Guest blogger: Darren Tansley, Essex Wildlife Trust
Otters are back after their near extinction in the 1970s, so why don't we see them more often?
Otter by Roger Hance
Unfortunately across much of their range they are more active at night, and even a 1.2m long dog otter can swim past undetected on a dark river.
Nightwatch surveys, with infra-red cameras, are ideal to view these amazing animals in the wild, but expensive kit is not the only way to track their movements. Try contacting your local Wildlife Trust or mammal group for details of local otter surveys and training days. You’ll be expected to get your nose into some otter spraints (droppings), but don’t be alarmed as they smell quite pleasant; sometimes being compared to the scent of jasmine tea.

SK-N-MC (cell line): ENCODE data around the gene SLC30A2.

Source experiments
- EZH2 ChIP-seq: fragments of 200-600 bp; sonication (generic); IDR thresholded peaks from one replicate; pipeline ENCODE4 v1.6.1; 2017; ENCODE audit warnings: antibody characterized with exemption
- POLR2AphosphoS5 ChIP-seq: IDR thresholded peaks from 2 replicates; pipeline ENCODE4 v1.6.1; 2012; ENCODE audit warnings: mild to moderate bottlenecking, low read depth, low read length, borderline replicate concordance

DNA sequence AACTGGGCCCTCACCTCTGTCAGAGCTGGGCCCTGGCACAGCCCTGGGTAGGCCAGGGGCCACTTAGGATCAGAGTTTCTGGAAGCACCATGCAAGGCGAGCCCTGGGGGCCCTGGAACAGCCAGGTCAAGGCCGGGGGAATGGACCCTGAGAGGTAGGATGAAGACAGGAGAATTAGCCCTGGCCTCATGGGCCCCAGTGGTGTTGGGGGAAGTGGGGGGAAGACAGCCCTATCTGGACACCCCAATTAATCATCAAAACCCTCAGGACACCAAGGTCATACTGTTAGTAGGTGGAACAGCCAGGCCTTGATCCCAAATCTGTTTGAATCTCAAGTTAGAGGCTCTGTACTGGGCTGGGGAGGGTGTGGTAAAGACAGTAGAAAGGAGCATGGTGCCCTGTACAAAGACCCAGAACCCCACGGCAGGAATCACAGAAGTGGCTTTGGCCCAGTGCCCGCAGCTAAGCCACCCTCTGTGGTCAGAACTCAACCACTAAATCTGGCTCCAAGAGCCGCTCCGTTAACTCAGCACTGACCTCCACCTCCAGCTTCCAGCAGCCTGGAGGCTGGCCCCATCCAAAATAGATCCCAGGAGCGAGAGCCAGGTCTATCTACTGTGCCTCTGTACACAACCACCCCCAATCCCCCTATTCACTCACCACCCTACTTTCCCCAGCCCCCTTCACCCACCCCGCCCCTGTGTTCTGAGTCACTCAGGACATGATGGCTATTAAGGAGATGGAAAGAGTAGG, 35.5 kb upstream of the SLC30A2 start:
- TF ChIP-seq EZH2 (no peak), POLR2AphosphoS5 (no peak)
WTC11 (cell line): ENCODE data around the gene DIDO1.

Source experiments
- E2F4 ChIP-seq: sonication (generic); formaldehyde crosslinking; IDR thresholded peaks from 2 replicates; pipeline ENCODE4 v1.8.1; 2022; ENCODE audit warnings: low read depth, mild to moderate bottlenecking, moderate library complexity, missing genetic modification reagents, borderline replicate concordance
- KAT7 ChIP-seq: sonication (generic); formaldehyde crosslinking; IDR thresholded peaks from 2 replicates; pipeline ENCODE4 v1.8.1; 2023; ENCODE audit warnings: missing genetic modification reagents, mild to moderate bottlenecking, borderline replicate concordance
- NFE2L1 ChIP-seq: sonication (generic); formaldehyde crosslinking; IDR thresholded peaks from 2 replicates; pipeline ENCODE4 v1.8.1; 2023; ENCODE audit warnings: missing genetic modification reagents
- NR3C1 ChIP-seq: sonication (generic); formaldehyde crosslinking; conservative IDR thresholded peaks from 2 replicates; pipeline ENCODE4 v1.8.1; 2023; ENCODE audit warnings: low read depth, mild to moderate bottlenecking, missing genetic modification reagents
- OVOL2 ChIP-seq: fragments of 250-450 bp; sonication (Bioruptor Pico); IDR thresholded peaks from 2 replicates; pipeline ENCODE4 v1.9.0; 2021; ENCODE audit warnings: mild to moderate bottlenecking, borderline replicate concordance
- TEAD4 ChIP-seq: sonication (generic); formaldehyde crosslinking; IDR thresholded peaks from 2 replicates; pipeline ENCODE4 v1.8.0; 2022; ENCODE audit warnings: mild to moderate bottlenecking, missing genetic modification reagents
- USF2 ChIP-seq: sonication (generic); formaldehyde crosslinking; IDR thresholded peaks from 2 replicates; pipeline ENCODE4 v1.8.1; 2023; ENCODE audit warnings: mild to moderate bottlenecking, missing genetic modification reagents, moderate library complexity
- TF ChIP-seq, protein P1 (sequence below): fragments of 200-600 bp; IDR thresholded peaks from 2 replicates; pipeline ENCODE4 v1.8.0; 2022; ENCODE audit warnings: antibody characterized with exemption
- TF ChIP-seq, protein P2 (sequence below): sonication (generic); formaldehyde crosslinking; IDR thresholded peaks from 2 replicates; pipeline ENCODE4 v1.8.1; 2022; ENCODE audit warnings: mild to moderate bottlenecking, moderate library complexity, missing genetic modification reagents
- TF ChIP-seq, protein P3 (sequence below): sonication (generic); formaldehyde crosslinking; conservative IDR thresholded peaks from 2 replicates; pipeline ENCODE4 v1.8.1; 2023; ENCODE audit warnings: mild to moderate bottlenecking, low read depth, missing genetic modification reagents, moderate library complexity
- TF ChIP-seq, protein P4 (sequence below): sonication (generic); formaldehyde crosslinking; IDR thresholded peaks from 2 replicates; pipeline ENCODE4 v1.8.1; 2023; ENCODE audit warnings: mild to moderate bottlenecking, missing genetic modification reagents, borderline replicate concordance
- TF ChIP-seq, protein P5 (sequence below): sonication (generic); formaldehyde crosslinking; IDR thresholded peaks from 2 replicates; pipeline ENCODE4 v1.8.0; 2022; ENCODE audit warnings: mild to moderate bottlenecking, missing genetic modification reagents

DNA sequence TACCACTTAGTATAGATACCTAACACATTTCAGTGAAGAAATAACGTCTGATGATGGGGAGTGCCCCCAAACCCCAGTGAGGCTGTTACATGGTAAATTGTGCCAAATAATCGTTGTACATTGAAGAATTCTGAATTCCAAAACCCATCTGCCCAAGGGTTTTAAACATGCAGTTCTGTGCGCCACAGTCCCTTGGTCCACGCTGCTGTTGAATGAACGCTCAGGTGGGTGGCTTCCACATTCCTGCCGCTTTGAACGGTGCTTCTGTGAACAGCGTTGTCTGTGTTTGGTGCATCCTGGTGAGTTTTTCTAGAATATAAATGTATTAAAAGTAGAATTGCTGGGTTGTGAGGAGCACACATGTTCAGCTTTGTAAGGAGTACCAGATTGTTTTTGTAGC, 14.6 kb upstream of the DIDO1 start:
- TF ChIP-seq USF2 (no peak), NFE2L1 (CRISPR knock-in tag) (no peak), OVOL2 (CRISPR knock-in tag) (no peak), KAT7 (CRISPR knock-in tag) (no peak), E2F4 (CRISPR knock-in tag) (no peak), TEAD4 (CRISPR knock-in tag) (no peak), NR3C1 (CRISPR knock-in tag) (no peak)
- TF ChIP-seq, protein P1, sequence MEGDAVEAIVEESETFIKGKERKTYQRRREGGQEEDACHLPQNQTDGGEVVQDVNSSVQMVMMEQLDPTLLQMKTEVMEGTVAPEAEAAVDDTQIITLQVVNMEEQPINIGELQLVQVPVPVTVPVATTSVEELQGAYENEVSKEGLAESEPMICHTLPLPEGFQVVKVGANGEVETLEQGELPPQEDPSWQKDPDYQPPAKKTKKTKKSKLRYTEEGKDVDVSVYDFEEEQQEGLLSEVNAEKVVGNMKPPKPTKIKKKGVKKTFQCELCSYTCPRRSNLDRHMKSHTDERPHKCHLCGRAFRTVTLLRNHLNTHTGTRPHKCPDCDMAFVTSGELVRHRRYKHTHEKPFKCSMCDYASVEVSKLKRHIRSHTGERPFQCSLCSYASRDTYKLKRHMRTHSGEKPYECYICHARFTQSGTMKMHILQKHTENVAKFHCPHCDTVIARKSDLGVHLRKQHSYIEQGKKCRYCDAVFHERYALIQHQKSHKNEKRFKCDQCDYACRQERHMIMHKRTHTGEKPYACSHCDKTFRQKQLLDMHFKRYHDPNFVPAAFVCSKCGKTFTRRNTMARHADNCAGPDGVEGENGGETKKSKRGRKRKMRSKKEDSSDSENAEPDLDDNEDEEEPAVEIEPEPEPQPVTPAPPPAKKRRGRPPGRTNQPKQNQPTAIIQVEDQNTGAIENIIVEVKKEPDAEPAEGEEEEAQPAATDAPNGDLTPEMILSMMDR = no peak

Otter on Kirby Brook by Bob Seago
Otters also move along rivers in town centres, as their territories stretch several miles, but recent unseasonal flooding has driven them into some unusual locations, such as ditches, housing estates and garden ponds. With cubs being born in any season and depending on their mother for food, in winter she risks being knocked down while crossing busy roads to avoid flooded bridges.
But generally the future is bright and there has never been a better time to become an otter spotter.
The Wildlife Trusts - great places to see otters, guide (pdf)